The high radioactivity of nuclear waste that lasts for thousands of years generates the false idea that the damage it produces to the environment will only be suffered by future generations. In this note, following a study carried out by the United Nations Environment Program (UNEP), we will show how wrong those who assume this are.

That nuclear energy is friendly to the environment because it does not emit greenhouse gases when it generates electricity is a fast, false and global conclusion that the nuclear lobby is in charge of proclaiming throughout the world. Nuclear energy, since it exists, spoils the environment and will continue to damage it for thousands of years.

The earth’s temperature is delicately regulated by gases found naturally in the atmosphere. Their presence keeps the earth’s surface at a temperature that allows life. The so-called greenhouse gases (g.e.i.), carbon dioxide, methane, etc. emitted increase the amount existing in the atmosphere, altering its effective protection.

A nuclear power plant
A nuclear power plant

The fact that nuclear electricity generation does not produce greenhouse gases does not justify calling it environmentally friendly. It is a false conclusion. A reactor generating electricity is one thing and nuclear energy, which harms the environment in very different ways, is quite another.

It’s not just greenhouse gases that harm the environment. In the nuclear power industry, the predominant cause of environmental impact is not these gases, but radioactive discharges in the biosphere.

In the various activities covered by the nuclear power industry: extraction of uranium ore, its concentration, enrichment, the manufacture of fuel elements, the exploitation of reactors, the reprocessing of fuels, the management of radioactive waste produced in all phases of the the nuclear fuel cycle, the decommissioning of nuclear facilities, and the transport of radioactive materials, produce greenhouse gases and damage the environment in many different ways.


a coal power plant
A coal power plant

The search for uranium, the mineral used to make reactor fuel, consists of locating environmental radioactivity in the field above common values. This is achieved with measuring devices mounted on airplanes, helicopters and land vehicles, even at the pace of a man. Drilling is then carried out to detect the quality and quantity of the exploitable mineral.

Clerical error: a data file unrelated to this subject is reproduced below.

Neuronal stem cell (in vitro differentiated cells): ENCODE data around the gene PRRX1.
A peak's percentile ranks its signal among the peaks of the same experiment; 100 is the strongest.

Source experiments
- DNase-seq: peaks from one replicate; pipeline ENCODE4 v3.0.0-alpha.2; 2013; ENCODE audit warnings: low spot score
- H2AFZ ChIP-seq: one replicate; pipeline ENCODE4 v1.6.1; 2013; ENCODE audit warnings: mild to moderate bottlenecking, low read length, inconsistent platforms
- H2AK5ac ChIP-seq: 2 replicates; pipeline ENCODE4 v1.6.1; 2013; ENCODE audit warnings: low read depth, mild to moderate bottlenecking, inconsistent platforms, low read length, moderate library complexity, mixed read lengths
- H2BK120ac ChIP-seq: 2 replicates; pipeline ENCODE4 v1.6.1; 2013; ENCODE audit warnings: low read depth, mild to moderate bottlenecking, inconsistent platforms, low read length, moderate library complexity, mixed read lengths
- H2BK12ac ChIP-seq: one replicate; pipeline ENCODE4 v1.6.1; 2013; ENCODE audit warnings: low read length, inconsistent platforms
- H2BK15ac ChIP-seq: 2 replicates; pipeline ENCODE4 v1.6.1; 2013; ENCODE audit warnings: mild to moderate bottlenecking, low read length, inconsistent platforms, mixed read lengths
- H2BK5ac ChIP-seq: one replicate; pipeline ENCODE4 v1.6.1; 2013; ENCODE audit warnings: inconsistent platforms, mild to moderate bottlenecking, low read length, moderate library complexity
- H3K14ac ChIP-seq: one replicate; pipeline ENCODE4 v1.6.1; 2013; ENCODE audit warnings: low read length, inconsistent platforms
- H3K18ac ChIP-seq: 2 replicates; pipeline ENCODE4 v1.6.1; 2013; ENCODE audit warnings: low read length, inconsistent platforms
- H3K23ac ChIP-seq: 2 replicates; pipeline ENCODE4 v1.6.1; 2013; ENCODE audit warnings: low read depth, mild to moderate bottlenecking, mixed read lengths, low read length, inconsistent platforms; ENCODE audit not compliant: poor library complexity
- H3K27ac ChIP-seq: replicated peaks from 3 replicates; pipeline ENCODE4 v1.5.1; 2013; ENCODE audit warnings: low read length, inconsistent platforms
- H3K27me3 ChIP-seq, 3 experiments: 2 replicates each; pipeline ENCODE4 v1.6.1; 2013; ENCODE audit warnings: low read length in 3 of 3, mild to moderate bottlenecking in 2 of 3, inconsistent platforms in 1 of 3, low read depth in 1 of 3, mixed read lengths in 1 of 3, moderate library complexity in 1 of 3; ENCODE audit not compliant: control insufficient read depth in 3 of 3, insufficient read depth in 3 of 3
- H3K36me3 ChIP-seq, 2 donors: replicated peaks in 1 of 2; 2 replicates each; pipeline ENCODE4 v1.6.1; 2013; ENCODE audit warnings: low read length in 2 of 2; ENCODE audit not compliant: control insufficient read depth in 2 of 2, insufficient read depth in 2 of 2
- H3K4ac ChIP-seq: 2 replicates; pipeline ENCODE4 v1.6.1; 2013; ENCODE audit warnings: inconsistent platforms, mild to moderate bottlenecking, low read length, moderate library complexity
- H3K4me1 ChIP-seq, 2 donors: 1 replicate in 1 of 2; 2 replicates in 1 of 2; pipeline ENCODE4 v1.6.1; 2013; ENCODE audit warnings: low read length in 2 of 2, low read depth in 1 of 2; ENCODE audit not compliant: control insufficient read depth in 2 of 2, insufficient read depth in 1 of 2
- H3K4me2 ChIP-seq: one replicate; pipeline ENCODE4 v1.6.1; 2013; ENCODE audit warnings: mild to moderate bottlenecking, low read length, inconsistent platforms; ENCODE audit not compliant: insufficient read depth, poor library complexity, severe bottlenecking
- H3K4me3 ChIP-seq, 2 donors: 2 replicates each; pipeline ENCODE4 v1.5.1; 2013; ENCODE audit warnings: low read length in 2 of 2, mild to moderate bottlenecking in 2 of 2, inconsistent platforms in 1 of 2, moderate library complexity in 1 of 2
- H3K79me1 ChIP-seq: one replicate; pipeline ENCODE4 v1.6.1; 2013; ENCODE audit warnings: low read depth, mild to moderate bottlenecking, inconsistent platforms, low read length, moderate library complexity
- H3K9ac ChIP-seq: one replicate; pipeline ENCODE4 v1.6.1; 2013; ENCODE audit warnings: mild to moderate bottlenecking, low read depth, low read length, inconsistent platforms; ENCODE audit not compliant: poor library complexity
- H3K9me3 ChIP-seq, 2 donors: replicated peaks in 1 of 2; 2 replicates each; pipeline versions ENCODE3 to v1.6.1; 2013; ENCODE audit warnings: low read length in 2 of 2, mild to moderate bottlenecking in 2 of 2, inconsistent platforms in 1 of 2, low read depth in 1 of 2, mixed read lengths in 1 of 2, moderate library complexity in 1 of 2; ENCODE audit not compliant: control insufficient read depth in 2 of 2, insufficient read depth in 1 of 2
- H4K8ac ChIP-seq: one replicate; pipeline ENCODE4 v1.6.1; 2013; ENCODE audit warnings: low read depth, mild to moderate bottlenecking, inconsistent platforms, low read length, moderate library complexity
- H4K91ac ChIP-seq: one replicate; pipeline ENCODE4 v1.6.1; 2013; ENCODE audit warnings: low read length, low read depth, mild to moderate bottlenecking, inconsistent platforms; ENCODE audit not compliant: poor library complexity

The perforations put the radioactive mineral in contact with the water tables crossed, contaminating them. Another way to ruin the environment.

All these activities are carried out with machines and engines that emit greenhouse gases in appreciable amounts.

Once the convenience of exploiting a concentration of uranium has been defined, the mining tasks are carried out, which are mostly open pit, with machines that emit g.e.i.

There are radiobiological implications of uranium mining, which are due to exposure to radon and its daughter products, emitted from uranium ores. As a result of inhaling radon and its descendants, the tissues of the lungs and respiratory tract are irradiated with alpha particles, thus increasing the possibility of contracting lung cancer. In some uranium mines, whole body exposure to gamma radiation may also be significant.

Manufacture of the concentrate

In a plant near the mine and a watercourse, the ore is subjected to mechanical and chemical operations to extract most of the uranium and produce a uranium oxide concentrate, which constitutes primary enrichment. This task consists of crushing and leaching (irrigating) piles of ore with a sulfuric acid solution, a task for which a large amount of water is used, the waste of which is contaminated with the acid.

The radiobiological repercussions of this treatment are due to the emission of dust containing uranium and its descendants, radon and its descendants, etc. Radon is emitted by the ventilation pipes of the leaching tanks, the ore piles, the tailings retention system and the ventilation system in the crushing and grinding of the ore. Most of the radium in the ore is insoluble and remains in the tailings or solid waste. Residual solutions contain radium.

When the exploitation ends, usually both in the exploited mine and in the leaching plant, tons and tons of radioactive mineral tailings are left behind, with minimal or non-existent remediation tasks.

In continuation of this note we will see how enrichment, the manufacture of fuel, the exploitation of nuclear power plants, the management of nuclear waste, the dismantling of nuclear facilities, and the transport of radioactive materials also affect the environment.